It uses the OneGate system to publish and get the monitored information so OneGate must be installed and configured, as indicated in the OpenNebula's OneGate Documentation.

The first step is to upload the contextualization scripts (onegate_init.sh, onegate_publisher.sh) to the OpenNebula "Files & Kernels" section. If you are using OpenNebula versions 4.8 or newer the files are located in /tmp/cloudvamp/onegate_scripts/ however if you are using versions 4.6 or older the files are located in /tmp/cloudvamp/onegate_scripts/old

Then all the templates of the VMs must be configured to activate the OpenNebula contextualization Token, include both files, and set onegate_init.sh as an init script:

  CONTEXT = [
      FILES_DS = "$FILE[IMAGE_ID=<init_file_id>] $FILE[IMAGE_ID=<publisher_file_id>]",
      INIT_SCRIPTS = "onegate_init.sh",
      TOKEN = "YES" ]

Installing the Memory Oversubscription Granter (MOG)

Creating the IM and the VMM

The MOG, installed in the OpenNebula front-end node, consists of two parts: an Information Manager (IM) and a Virtual Machine Manager (VMM), which are concepts from OpenNebula. The code has been tested in Ubuntu, with a ONE 4.8 installation from the official OpenNebula repositories.

Create a folder for the CloudVAMP VMM at ONE's vmm folder (usually /var/lib/one/remotes/vmm) and create links to the files in the kvm folder:

  $ mkdir /var/lib/one/remotes/vmm/cloudvamp
  $ cd /var/lib/one/remotes/vmm/cloudvamp

Now copy the new files in the folder

  $ cp /tmp/cloudvamp/opennebula/vmm/cloudvamp/* /var/lib/one/remotes/vmm/cloudvamp/

Finally link the other file in the folder (please ignore the messages that state that the files already exist):

  $ ln -s ../kvm/* /var/lib/one/remotes/vmm/cloudvamp/

Create a folder for cloudvamp im probes files at ONE's im folder (usually /var/lib/one/remotes/im) and create links to the files in kvm folder:

  $ mkdir /var/lib/one/remotes/im/cloudvamp-probes.d

Now copy the new files in the folder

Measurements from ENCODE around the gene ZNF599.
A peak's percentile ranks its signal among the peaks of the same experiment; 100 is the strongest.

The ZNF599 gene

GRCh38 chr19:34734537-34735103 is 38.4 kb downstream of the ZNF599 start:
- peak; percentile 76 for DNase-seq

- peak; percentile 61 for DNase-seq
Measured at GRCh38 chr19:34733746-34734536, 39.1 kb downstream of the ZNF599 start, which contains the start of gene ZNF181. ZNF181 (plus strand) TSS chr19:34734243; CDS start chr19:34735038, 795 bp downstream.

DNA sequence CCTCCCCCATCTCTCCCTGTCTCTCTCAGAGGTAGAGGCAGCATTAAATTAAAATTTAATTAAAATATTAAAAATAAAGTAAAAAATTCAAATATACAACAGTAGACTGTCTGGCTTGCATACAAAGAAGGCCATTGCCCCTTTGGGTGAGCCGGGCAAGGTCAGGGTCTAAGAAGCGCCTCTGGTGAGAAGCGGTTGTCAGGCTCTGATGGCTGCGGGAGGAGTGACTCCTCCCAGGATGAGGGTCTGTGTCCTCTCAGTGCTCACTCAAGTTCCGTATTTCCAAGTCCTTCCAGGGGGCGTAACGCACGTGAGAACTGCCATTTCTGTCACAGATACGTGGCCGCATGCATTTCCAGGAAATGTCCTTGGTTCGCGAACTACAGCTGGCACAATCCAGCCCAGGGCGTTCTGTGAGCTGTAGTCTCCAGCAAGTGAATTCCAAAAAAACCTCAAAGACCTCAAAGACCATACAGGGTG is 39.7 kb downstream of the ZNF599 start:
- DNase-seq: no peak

$ cp /tmp/cloudvamp/opennebula/im/cloudvamp-probes.d/* /var/lib/one/remotes/im/cloudvamp-probes.d/

Link the files to the kvm probes and set the values for the cloudvamp probes

  $ ln -s /var/lib/one/remotes/im/kvm-probes.d/* /var/lib/one/remotes/im/cloudvamp-probes.d/
  $ cd /var/lib/one/remotes/im/cloudvamp-probes.d
  $ rm kvm.rb
  $ chmod 644 poll.sh
  • NOTE: take into account that the file "poll.sh" must not have permission for execution (i.e. its permission mask is 0644).

Finally, create a folder for the cloudvamp im as a link to the kvm one:

  $ ln -s /var/lib/one/remotes/im/kvm.d /var/lib/one/remotes/im/cloudvamp.d

Activating CloudVAMP in ONE

Edit the one configuration file (i.e. /etc/one/oned.conf) and add the following lines

  IM_MAD = [
      name       = "cloudvamp",
      executable = "one_im_ssh",
      arguments  = "-r 3 -t 15 cloudvamp" ]


  VM_MAD = [
    name       = "cloudvamp",
    executable = "one_vmm_exec",
    arguments  = "-t 15 -r 0 cloudvamp",
    default    = "vmm_exec/vmm_exec_kvm.conf",
    type       = "kvm" ]

And restart ONE

$ su - oneadmin
$ one restart

Activating CloudVAMP for the nodes

Now you should delete (or deactivate) the nodes under the control of ONE and create them again using the cloudvamp im and vmm. This will only apply to these VMs that are running the KVM hypervisor

In this particular case we are using dummy network

$ onehost disable myhost01
$ onehost create myhost01 -i cloudvamp -v cloudvamp -n dummy

Tuning CloudVAMP memory management

In case that you do not want that all the memory stolen from the running VMs is dedicated to other VMs, you can tune the $O value from file /var/lib/one/remotes/im/cloudvamp-probes.d/cloudvamp.rb.

E.g. If you want that only the 80% of borrowed memory is dedicated for possible oversubscription, please search for the line $O = 1.0 and set it to $O = 0.8 (take into account that it is a floating point number, in case that you get back to 100%)

Copyright and License

Code and documentation (c) 2015 - Universitat Politecnica de Valencia - GRyCAP. Licensed under the Apache License 2.0

Publication

CloudVAMP additional details can be found in the following academic publication:

Germán Moltó, Miguel Caballer, Carlos de Alfonso, "Automatic Memory-based Vertical Elasticity and Oversubscription on Cloud Platform", to appear in Future Generation Computer Systems (The International Journal of eScience).

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An Automatic Oversubscription Framework for On-Premises Clouds